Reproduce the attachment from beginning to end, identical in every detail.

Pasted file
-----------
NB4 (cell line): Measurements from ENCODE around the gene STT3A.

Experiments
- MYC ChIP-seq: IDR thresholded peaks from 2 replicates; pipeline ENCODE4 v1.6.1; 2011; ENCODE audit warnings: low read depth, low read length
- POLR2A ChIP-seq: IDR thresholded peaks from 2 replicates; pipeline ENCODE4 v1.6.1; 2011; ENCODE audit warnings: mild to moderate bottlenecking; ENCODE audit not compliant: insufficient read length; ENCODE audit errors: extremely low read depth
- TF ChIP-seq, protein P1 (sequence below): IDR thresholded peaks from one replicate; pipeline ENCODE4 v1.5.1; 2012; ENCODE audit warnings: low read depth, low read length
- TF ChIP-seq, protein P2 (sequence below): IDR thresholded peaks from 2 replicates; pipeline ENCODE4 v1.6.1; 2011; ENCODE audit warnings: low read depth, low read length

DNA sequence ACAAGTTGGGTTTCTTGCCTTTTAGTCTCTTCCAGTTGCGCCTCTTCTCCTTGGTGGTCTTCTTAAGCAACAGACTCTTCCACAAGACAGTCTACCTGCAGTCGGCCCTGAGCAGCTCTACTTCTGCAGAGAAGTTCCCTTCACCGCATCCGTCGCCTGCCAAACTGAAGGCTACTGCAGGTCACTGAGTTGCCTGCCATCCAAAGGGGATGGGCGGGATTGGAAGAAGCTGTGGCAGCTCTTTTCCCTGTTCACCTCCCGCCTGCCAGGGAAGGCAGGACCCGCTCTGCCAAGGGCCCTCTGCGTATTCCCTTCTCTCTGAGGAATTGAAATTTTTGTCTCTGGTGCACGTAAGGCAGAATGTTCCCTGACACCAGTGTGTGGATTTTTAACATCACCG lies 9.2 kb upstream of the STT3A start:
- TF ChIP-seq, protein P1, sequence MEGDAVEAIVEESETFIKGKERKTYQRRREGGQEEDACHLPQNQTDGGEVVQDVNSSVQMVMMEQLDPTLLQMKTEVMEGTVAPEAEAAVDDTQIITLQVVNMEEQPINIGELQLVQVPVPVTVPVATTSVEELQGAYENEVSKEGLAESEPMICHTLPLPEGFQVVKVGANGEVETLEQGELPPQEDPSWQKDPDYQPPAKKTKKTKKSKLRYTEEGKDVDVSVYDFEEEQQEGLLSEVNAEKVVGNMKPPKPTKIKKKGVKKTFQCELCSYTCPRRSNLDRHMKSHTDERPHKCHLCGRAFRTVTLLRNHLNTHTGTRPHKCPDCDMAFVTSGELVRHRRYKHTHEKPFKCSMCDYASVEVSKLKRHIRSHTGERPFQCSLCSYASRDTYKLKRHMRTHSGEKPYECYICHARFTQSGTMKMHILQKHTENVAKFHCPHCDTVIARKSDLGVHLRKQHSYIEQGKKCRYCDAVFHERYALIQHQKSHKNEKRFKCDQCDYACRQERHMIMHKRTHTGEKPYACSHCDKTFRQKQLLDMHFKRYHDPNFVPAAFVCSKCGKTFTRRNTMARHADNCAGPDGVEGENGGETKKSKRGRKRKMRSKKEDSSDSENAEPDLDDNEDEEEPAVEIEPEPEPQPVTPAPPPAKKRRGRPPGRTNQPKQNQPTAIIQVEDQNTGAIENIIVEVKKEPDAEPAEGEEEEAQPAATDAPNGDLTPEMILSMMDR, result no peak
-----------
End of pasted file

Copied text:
NB4 (cell line): Measurements from ENCODE around the gene STT3A.

Experiments
- MYC ChIP-seq: IDR thresholded peaks from 2 replicates; pipeline ENCODE4 v1.6.1; 2011; ENCODE audit warnings: low read depth, low read length
- POLR2A ChIP-seq: IDR thresholded peaks from 2 replicates; pipeline ENCODE4 v1.6.1; 2011; ENCODE audit warnings: mild to moderate bottlenecking; ENCODE audit not compliant: insufficient read length; ENCODE audit errors: extremely low read depth
- TF ChIP-seq, protein P1 (sequence below): IDR thresholded peaks from one replicate; pipeline ENCODE4 v1.5.1; 2012; ENCODE audit warnings: low read depth, low read length
- TF ChIP-seq, protein P2 (sequence below): IDR thresholded peaks from 2 replicates; pipeline ENCODE4 v1.6.1; 2011; ENCODE audit warnings: low read depth, low read length

DNA sequence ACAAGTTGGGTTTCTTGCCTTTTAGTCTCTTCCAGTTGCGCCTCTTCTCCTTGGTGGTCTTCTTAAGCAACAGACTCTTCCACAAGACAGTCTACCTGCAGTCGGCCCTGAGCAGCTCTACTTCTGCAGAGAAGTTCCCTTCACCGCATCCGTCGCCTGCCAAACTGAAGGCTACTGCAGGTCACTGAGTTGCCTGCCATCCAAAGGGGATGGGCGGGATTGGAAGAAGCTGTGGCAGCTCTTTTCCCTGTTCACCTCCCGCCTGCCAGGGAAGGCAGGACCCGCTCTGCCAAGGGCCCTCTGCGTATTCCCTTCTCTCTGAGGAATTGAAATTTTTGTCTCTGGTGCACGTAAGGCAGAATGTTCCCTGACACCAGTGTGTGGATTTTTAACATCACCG lies 9.2 kb upstream of the STT3A start:
- TF ChIP-seq, protein P1, sequence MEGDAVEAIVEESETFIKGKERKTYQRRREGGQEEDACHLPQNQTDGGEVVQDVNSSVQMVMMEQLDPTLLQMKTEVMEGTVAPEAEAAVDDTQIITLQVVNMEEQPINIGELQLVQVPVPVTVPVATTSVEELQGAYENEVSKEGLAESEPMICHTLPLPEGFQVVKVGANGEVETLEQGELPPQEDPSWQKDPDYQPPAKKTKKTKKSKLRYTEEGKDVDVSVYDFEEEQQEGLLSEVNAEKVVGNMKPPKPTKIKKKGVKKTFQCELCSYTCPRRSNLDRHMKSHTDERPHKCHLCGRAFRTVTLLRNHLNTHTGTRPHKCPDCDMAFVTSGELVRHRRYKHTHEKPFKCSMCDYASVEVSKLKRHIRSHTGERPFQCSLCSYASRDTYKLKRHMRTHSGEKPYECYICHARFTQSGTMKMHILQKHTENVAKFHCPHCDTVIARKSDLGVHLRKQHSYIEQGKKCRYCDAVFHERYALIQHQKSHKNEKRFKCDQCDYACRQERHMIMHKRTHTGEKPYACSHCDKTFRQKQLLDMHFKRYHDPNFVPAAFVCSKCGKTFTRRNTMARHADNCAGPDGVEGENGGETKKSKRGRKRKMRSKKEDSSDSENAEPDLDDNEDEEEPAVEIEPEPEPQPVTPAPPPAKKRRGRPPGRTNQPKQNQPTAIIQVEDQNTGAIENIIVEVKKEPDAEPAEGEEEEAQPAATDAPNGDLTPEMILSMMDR, result no peak